“Oh god, you still have magic sperm coming out of your mouth,” said DS1 to the wife.
Now this may be a difficult sentence to swallow, especially coming from a nine-year-old. Can I get any more innuendo in here?
While you return your bottom jaw to its correct position, allow me to explain.
We went to see Fantastic Beasts: the Crimes of Grindelwald, last weekend – in 3D don’t you know.
All clear, now? No? OK, I’ll carry on then.
Aside from spending most of the film watching DS1 trying to catch objects that appeared to fly towards us, it proved to be quite an experience – a thoroughly enjoyable couple of hours of escapism that left a certain person’s curiosity working overtime.
The film (spoiler alert) ended on a bit of bombshell, when it was intimated that this character, Credence Barebone, who had been blown to smithereens in the first film but was still alive in the second one (this is not the bombshell, by the way) was the long-lost, never-before mentioned, brother of a certain Professor Albus Dumbledore, off of that Harry Potter septology.
Sorry, if you don’t know your Potter, but read the seven books or spend 20-plus hours watching the eight films if you want to keep up – or just skip this bit.
So, anyway, this prompted some serious investigation into whether Credence was Dumbledore’s brother or not.
A quick Google produced a plethora of theories from Potter nerds, some plausible, some clearly not.
The lack of a defining reason, and the fact that there are three (yes, three) more films to go in the Beasts franchise, in which the answer to this cliffhanger will no doubt be revealed – by my reckoning in 2024 – left the boy in a bit of a state of flux.
Here was a question, to which we had no definitive answer.
More questions than answers
Endless questions followed. We rewatched bits of the first Fantastic Beasts film looking for clues – and, while we managed to work out how the blown-up kid survived, we couldn’t solve the brother mystery.
Now, one of the rumours – which has now been confirmed by the writer herself – is that Dumbledore and Gellert Grindelwald were a little more than best friends in their youth, and may have enjoyed the odd dalliance or two.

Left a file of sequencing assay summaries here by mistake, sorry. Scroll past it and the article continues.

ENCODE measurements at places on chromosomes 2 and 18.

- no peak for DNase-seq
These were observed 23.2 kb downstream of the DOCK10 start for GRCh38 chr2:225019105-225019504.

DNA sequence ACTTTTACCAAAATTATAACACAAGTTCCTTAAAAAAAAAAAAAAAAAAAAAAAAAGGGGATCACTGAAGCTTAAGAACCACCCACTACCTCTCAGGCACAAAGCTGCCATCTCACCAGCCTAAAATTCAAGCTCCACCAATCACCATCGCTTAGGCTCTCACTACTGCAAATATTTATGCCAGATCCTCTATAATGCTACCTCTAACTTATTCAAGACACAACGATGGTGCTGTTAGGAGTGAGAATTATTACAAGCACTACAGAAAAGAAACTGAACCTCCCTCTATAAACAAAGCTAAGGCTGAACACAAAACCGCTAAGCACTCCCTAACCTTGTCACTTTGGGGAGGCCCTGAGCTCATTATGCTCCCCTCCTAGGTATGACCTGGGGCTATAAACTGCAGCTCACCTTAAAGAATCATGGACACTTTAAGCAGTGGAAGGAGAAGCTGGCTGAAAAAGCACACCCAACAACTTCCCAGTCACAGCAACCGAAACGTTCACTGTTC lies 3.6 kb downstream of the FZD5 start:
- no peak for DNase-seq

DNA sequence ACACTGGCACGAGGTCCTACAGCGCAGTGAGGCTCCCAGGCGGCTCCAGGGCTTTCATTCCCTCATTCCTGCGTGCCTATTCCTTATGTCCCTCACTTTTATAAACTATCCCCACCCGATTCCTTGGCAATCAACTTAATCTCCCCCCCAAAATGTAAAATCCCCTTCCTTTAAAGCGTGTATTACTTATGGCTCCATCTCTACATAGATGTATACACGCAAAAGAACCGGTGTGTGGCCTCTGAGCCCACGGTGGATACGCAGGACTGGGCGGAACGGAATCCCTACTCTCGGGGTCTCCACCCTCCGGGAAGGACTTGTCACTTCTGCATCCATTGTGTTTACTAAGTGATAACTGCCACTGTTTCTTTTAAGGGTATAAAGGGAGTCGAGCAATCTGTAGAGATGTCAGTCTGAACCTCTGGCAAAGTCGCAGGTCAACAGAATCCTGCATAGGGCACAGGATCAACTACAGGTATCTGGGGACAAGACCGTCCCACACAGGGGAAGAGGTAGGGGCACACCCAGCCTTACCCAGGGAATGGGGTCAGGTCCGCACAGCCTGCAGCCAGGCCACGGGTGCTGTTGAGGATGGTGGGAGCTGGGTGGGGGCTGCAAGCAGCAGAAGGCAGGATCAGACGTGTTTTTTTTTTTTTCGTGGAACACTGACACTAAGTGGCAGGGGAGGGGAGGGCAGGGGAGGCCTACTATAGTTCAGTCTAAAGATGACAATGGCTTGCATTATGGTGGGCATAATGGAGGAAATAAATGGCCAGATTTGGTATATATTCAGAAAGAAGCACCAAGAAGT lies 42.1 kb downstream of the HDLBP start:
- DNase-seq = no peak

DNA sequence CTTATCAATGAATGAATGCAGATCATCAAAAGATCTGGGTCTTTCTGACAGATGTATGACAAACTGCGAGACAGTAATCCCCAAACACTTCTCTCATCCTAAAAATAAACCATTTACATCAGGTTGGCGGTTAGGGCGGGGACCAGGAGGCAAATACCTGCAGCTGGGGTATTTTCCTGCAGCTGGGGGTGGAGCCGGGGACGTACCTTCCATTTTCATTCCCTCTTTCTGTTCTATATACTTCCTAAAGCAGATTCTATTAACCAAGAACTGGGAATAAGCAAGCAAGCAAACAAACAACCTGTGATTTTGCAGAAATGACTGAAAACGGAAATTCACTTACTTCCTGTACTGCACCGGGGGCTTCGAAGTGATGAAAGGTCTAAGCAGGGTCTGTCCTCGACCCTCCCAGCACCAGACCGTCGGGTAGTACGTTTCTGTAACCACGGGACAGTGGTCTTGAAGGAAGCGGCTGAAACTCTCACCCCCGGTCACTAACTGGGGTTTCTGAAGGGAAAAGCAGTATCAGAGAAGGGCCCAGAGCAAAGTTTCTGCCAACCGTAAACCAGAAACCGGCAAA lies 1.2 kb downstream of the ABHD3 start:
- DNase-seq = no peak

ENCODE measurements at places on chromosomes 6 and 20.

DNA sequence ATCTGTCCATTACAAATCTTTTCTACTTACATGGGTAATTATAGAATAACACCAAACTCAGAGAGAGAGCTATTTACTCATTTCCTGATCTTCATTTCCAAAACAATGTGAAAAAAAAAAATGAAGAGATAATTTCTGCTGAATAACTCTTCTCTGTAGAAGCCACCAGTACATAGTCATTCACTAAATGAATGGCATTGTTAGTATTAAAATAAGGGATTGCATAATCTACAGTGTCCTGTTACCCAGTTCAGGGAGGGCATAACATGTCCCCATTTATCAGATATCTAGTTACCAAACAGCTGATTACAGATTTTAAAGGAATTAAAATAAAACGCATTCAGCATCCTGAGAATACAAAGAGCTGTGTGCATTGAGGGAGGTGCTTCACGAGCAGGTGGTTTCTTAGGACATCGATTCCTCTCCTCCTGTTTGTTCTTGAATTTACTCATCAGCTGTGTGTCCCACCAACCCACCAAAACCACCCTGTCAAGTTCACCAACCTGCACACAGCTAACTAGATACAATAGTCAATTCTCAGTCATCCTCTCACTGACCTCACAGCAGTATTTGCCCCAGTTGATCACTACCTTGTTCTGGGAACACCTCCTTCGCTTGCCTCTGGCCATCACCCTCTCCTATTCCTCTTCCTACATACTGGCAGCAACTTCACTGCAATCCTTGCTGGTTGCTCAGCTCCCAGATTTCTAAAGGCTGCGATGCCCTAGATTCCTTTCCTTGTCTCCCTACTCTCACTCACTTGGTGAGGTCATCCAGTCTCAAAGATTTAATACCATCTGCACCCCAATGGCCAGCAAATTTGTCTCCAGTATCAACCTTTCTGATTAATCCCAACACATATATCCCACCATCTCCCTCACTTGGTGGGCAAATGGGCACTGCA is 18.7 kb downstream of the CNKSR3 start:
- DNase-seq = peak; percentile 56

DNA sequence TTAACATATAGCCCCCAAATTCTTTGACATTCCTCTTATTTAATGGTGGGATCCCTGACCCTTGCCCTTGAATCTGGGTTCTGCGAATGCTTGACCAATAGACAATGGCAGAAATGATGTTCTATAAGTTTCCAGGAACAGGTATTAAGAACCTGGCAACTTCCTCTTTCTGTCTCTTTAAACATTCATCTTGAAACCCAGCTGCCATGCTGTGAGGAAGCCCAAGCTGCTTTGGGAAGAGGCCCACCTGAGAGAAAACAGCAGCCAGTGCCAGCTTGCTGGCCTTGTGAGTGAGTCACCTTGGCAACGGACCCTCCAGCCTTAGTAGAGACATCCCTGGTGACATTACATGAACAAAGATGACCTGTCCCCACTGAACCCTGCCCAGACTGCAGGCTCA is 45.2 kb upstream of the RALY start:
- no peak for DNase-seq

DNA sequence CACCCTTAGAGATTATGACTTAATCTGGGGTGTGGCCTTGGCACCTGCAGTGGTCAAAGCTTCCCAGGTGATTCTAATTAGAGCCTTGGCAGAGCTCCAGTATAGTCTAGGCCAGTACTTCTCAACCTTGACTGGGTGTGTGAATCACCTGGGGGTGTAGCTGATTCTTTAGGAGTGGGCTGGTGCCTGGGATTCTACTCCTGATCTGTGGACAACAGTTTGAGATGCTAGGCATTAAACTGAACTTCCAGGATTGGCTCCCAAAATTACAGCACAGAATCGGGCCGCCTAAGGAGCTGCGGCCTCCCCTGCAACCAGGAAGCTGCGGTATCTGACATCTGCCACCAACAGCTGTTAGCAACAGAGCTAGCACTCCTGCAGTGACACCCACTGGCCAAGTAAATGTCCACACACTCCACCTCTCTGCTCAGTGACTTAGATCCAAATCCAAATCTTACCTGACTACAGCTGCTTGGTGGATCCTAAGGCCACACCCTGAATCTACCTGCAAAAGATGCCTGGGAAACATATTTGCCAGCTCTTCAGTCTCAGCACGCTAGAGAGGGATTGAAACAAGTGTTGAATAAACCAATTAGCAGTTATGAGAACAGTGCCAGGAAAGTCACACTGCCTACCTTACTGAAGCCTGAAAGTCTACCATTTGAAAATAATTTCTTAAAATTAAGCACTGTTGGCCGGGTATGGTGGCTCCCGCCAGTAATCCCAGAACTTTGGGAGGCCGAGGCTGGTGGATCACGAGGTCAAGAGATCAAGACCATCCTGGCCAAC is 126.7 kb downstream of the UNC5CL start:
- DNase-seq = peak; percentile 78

And the wife, perhaps foolishly, looking back, suggested that the couple had decided to become parents, extracted some sperm, fused it with a donor egg and made a little Dumbledore.
We have been very open about this kind of thing with the boy, and, I think, it has certainly helped with his understanding of the sex, marriage, relationship, LGBTQ conundrum. But it does get us into some sticky situations at times. Ah, the innuendo is back.
Anyway, we were, by this stage, coming up with our own ridiculous theories, and the wife was just about to spout her latest fallacy (or should that be phallicy), when DS1 interrupted her and uttered the immortal line at the top of this page.
Three hours later, I’d somehow managed to extract myself from the conversation and hidden myself upstairs under the pretense of doing something – although I was kept regularly updated by an excitable young lad every time he’d discovered another theory.
It was getting too much.
“Make it stop!” the wife messaged me from another part of the house.
The next morning, she went into DS1’s room to make sure he was awake and getting ready for school.
“If it’s not about Credence then I’m not interested,” he greeted her.
The great tiredness
What with the late running of the fireworks blog and the Fantastic Beasts palaver, there’s quite a bit to catch up on in between – probably too much for one post, but let’s see how this pans out.
The day after the fireworks he spent the day in bed, alternating between reading and sleeping – seemingly drained from the day before.
Indeed, to prove that point he later admitted to the wife that he was “exhausted from the day before”.
But he did have the energy to slag me off in my absence that afternoon, as I got a message from the wife telling me the only things I am good at “is watching football and cricket”.
To be fair, that’s pretty accurate. I hardly miss a thing while I’m at a game.
He wasn’t complaining about being ill, but I did wonder if his lethargy was part of an elaborate plan to skip school on the Monday.
It certainly seemed that the ‘great tiredness’ was still in residence when I went into his room the next morning.